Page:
There is no cure for muscular dystrophy however researchers are swiftly learning more about how to avert and treat the disease. Physicians are furthermore working on improving muscle and joint function, and slowing muscle deterioration so that kids, teens, and adults with muscular dystrophy can live as energetically and independently as achievable.
Numerous children who have muscular dystrophy follow a normal pattern of development during their first few years of life. In time general symptoms begin to emerge. A child who has muscular dystrophy may start to stumble, have difficulty going up stairs, and toe walk. A toe walk is when a child will walk on their toes without the heals of their feet touching the ground. A child may start to struggle to get up from a sitting position or have a hard time pushing things, like a wagon or a tricycle. It is also frequent for a young child with muscular dystrophy to develop enlarged calf muscles, a circumstance called calf pseudohypertrophy. This happens when muscle tissue is damaged and is replaced by fat.
When a parent first suspects a child may have muscular dystrophy, they must take that child to their pediatrician as soon as possible. The physician will in all probability do a physical exam, look at the family medical history, and ask about any issues the child may be having, such as those affecting the muscles.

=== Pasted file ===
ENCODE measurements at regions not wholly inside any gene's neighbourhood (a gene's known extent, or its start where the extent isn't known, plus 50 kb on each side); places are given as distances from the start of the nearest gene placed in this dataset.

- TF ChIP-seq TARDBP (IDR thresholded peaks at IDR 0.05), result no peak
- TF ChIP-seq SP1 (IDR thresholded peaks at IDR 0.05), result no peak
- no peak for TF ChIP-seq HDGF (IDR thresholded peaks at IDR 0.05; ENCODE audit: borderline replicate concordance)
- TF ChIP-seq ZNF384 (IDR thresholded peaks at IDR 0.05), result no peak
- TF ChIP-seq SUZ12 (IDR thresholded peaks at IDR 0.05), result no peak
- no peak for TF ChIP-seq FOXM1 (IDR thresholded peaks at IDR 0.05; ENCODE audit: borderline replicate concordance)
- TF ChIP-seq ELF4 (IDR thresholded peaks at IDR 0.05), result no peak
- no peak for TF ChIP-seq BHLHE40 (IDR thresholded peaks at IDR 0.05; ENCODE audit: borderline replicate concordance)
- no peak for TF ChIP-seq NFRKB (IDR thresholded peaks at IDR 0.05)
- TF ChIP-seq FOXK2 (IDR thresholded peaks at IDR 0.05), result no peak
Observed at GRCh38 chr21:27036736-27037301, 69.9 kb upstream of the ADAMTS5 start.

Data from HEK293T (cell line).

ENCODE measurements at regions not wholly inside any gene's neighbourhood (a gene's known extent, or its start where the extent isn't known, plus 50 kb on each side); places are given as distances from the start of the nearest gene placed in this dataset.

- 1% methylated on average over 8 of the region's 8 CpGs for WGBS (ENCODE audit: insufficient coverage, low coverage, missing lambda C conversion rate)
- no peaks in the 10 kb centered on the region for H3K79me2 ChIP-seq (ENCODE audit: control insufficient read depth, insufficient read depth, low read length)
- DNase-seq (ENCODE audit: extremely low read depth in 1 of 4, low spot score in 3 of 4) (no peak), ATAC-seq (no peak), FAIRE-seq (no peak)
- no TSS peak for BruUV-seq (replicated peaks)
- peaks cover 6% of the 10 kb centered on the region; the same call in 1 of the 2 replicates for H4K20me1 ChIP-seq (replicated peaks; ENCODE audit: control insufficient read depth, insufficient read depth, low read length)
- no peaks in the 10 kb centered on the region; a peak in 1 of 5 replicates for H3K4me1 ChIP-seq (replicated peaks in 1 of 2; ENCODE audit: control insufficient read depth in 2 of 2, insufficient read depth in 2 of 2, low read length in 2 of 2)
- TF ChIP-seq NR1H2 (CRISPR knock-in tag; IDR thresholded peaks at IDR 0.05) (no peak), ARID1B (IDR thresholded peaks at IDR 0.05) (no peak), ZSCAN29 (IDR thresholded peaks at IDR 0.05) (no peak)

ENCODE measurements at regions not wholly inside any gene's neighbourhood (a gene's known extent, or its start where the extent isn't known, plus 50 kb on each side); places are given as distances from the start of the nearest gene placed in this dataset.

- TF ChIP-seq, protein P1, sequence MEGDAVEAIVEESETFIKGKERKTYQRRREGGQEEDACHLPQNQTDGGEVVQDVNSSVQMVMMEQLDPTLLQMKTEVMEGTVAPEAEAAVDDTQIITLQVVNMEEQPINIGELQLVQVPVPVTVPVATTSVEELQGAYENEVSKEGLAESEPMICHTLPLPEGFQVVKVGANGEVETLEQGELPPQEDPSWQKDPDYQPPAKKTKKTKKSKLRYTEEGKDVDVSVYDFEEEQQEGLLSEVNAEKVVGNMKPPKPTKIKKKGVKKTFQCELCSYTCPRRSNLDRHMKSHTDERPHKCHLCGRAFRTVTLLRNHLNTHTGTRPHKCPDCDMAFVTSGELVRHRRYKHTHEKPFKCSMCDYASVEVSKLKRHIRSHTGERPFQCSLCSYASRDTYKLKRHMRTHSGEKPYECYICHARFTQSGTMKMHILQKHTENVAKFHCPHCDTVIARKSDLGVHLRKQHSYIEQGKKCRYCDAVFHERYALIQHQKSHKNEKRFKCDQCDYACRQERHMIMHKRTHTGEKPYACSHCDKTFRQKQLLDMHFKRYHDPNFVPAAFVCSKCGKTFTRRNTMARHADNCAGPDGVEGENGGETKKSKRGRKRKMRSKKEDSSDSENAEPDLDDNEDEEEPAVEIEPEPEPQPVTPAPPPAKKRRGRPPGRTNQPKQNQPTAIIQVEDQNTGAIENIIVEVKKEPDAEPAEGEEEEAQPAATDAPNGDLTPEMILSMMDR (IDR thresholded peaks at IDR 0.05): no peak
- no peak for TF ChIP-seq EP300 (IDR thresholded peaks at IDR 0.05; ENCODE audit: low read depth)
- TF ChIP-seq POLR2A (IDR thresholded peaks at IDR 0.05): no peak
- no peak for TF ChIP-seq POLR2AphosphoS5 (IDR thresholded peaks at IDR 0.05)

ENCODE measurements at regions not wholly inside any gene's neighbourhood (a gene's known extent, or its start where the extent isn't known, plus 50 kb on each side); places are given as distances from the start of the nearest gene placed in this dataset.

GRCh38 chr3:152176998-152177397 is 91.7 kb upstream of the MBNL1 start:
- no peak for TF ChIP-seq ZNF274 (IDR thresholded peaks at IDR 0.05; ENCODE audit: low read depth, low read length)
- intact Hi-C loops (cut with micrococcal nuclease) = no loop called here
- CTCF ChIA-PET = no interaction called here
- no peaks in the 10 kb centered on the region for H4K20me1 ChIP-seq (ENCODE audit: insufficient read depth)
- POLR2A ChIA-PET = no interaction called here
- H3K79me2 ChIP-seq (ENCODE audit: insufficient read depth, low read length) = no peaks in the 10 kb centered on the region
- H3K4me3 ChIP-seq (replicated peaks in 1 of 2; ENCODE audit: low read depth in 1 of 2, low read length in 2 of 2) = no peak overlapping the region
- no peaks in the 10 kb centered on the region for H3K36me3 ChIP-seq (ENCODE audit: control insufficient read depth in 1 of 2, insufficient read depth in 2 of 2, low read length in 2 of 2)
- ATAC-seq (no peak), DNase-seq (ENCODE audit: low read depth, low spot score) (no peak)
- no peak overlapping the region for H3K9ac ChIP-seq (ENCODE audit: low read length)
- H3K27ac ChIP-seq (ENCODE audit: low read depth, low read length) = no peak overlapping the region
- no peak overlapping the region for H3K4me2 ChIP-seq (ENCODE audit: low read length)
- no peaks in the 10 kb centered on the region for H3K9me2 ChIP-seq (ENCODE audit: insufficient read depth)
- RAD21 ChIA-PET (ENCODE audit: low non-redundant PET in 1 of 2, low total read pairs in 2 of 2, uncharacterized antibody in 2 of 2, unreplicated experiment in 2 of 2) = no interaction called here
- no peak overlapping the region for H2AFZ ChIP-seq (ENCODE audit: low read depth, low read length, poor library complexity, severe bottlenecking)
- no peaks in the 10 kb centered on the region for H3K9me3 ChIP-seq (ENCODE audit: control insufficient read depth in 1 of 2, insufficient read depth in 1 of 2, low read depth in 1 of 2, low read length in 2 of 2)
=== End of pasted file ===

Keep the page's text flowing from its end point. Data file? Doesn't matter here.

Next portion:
Additionally, the physician may carry out a series of tests to establish what type of muscular dystrophy a child may have and to rule out any other diseases that may be causing a problem. This may include a blood test to measure levels of serum creatine kinase, which is an enzyme that's released into the bloodstream when muscle fibers are weakening. Prominent levels of this enzyme point out that something is causing muscle damage.
The physician will most likely also conduct a blood test to check a child's DNA for gene abnormalities, or a muscle biopsy to examine a muscle tissue sample for patterns of deterioration and abnormal levels of dystrophin. Dystrophin is a protein that aids muscle cells to maintain their shape and length. Without dystrophin, the muscles will begin to deteriorate.
The diverse types of muscular dystrophy involve different sets of muscles and consequently will affect those muscles in varying degrees of weakness.
Duchenne muscular dystrophy is the most widespread and the most brutal form of the disease. It affects about 1 out of every 3,500 boys. Girls can carry the gene that causes the syndrome, but they typically have no symptoms. In regards to Duchenne muscular dystrophy, symptoms generally start to show approximately at age five, as the pelvic muscles begin to weaken. The majority of children with this type of muscular dystrophy must use a wheelchair by age twelve. Over time, their muscles weaken in the shoulders, back, arms, and legs. In due course, the respiratory muscles are affected, and a ventilator is necessary to assist breathing. The life expectancy of a child with this form is age twenty.